coli O104:H4 lux; 1 × 108 CFUs) and, for the competition experime

coli O104:H4 lux; 1 × 108 CFUs) and, for the competition experiments, with a mixture of E. coli O104:H4 wild-type strain and CSS001 (E. coli O104:H4 iutA::cat; 5 × 107 CFUs per strain) in a final volume of 0.4 ml delivered by gavage (20-gauge needle), thereby using the mouse intestinal model to study enteropathogenicity of E. coli strains previously described by our group [16, 17]. Briefly, animals received streptomycin (5 g/L in drinking water) for 48 h prior to

oral inoculation with the E. coli strains and were food restricted for 12 h check details before oral inoculation. The concentration of the initial inoculum was determined by plating on selective antibiotic LB media by using the dot plate method [42]. Groups of mice (n = 10) were maintained for 7 days, and at different time points (24 h, 48 h, 96 h, and 169 h post-inoculation), groups of two or four animals were euthanized, and the cecum of each animal was collected, weighed, and homogenized for bacterial load enumeration. After homogenization, centrifugation at 3,000 xg for 30 seconds was done in order to sediment the cell debris, allowing for collection of accurate volumes

needed to make serial dilutions. Samples were plated on LB agar, LB + streptomycin (100 mg/mL), EPZ-6438 in vivo and LB + streptomycin + kanamycin (50 mg/mL) to determine total bacterial cell counts from those of E. coli O104:H4 or the iutA mutant strain. The vast majority of bacteria recovered from the cecum corresponded to the O104:H4 isogenic strains (data not shown). The replicates plated for each mouse were averaged, and competitive indices were calculated as previously described [43]. Groups were compared by using the Mann Whitney non-parametric test. Bioluminescent quantification For in-vivo imaging, mice were anesthetized with 2-3% isofluorane in an oxygen-filled induction chamber and then transferred to an isolation chamber placed inside the imaging chamber. Bioluminescent images Y-27632 2HCl were acquired by using an IVIS Spectrum (Caliper Corp., Alameda, CA) as we previously described [18]. The ex vivo images of the intestine were acquired at each time point immediately after

euthanasia. Bioluminescent signal is represented in the images with a pseudocolor scale ranging from red (most intense) to violet (least intense) indicating the intensity of the signal. Scales were manually set to the same values for every comparable image (in-vivo and ex-vivo) to facilitate comparison of intensity of the bioluminescence at each time point. Electron microscopy analysis and histopathology Segments of the mouse cecum infected with the wild-type E. coli O104:H4 strain were collected, washed gently with PBS, and fixed in a mixture of 2.5% formaldehyde, 0.1% glutaraldehyde, 0.03% trinitrophenol, and 0.03% CaCl2 in 0.05 M cacodylate buffer (pH 7.2) as previously described [16]. Samples were processed further by postfixing in 1% OsO4, stained en bloc in 2% aqueous uranyl acetate (in 0.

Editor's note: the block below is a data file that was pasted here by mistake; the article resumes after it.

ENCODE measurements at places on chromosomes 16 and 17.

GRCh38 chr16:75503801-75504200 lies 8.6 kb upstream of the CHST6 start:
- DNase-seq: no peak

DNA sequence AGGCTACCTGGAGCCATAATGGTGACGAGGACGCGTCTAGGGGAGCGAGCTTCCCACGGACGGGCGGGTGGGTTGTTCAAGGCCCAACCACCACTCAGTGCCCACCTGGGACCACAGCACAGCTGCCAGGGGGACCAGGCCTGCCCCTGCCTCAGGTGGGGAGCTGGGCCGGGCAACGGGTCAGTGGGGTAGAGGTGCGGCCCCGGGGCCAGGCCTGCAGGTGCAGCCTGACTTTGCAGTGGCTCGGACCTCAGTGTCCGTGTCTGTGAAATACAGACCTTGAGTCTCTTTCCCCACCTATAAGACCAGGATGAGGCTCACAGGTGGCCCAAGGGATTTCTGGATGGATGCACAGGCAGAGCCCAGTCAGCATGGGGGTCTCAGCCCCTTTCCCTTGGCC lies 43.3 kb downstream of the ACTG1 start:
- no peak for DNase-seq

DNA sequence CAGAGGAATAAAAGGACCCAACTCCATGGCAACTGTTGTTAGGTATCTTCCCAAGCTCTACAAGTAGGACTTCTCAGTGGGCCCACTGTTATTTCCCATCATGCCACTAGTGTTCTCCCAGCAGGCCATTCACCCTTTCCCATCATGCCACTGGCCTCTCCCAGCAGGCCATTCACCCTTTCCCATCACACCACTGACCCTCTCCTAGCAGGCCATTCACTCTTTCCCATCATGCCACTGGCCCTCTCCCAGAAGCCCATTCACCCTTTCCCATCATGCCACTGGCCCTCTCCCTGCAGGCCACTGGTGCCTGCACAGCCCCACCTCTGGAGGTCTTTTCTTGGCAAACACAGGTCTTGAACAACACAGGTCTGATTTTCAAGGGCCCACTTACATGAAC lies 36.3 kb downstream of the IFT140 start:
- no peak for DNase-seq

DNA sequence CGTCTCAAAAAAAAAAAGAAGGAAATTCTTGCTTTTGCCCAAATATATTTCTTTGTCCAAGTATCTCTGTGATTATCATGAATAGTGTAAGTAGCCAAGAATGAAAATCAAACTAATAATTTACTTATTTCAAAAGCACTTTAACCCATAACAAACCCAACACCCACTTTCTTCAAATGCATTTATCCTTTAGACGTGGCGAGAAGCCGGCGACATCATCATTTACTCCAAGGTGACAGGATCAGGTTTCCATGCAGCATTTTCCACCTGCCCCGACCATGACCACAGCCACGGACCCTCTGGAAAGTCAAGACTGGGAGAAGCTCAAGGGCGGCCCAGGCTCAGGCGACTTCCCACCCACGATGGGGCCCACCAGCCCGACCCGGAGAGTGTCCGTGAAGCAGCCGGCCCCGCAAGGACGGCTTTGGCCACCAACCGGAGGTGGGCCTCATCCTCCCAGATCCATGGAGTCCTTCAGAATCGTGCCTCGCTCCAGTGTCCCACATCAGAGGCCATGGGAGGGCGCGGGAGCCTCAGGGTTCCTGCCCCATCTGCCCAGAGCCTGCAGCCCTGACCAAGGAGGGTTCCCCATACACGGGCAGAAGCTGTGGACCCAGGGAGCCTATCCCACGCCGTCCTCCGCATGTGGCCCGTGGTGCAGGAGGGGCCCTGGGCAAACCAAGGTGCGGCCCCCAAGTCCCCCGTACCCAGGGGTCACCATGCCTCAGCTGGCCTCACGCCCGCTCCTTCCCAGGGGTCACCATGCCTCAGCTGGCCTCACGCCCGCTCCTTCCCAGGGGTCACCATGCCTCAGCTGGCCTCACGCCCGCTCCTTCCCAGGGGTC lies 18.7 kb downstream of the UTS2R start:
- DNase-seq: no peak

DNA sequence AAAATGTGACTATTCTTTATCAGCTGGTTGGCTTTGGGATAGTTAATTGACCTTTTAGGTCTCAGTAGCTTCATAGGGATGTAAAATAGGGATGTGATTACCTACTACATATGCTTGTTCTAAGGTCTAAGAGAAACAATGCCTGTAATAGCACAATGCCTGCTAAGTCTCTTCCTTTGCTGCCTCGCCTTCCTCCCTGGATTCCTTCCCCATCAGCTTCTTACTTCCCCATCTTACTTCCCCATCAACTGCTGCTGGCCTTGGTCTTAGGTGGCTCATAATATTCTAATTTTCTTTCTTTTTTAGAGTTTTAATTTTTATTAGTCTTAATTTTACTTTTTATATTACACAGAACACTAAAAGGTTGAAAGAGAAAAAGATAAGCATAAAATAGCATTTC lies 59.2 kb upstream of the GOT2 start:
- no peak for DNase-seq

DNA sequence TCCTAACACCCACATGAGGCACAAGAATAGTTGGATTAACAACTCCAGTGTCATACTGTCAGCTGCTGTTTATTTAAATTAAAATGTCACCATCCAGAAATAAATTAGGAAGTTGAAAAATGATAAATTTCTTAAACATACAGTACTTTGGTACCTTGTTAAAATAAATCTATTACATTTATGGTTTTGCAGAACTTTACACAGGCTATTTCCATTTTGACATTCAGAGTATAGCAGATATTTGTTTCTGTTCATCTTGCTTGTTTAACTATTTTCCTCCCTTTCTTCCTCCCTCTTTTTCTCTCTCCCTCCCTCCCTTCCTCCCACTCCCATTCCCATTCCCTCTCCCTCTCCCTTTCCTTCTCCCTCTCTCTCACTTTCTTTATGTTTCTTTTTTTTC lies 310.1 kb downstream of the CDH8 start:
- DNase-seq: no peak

Taxon 53:131–143CrossRef Qiang S, Cao X (2000) Survey and analysi

Taxon 53:131–143CrossRef Qiang S, Cao X (2000) Survey and analysis of exotic weeds in China. J Plant Resour Environ 9:31–38 Rabitsch W, Essl F (2006) Biological invasions in Austria: patterns and case studies. Biol Invasion 8:295–308CrossRef Rejmánek M, Richardson DM (1996) What attributes make some plant species more invasive? Ecology 77:1655–1661CrossRef Richardson DM, Pyšek P (2006) Plant invasions: merging the concepts of species invasiveness and community Alvelestat cost invasibility. Progr Phys Geogr 30:409–431CrossRef Richardson DM, Pyšek P, Rejmánek M, Barbour MG, Panetta FD et al (2000) Naturalization

and invasion of alien plants: concepts and definitions. Divers Distrib 6:93–107CrossRef Thuiller W, Richardson DM, Pyšek P, Midgley GF, Hughes GO et al (2005) Niche-based modeling as a tool for predicting the risk of alien plant invasions at a global scale. Glob Change Biol 11:2234–2250CrossRef Vilà M, Meggaro Y, Weber E (1999) Preliminary analysis of the naturalized flora of northern Africa. Orsis 14:9–20 Villaseñor JL, Espinosa-Garcia FJ (2004) The alien flowering

plants of Mexico. Divers Distrib 10:113–123CrossRef Wang FG, Xing FW, Ye HG, Chen XY, Tang GG et al (2004) Preliminarily study on invasive alien species in Macau. Acta Sci Nat Univ Sun Yat Sen 43:105–110 Weber EF (1997) The alien flora of Europe: a taxonomic and biogeographic review. J Veg Sci 8:565–572CrossRef Weber E (2003) Invasive plant species of the world. A reference guide to environmental weeds. CABI, Wallingford Weber E, Li B (2008) Plant invasions in China: What is to be expected in the wake of economic development? Bioscience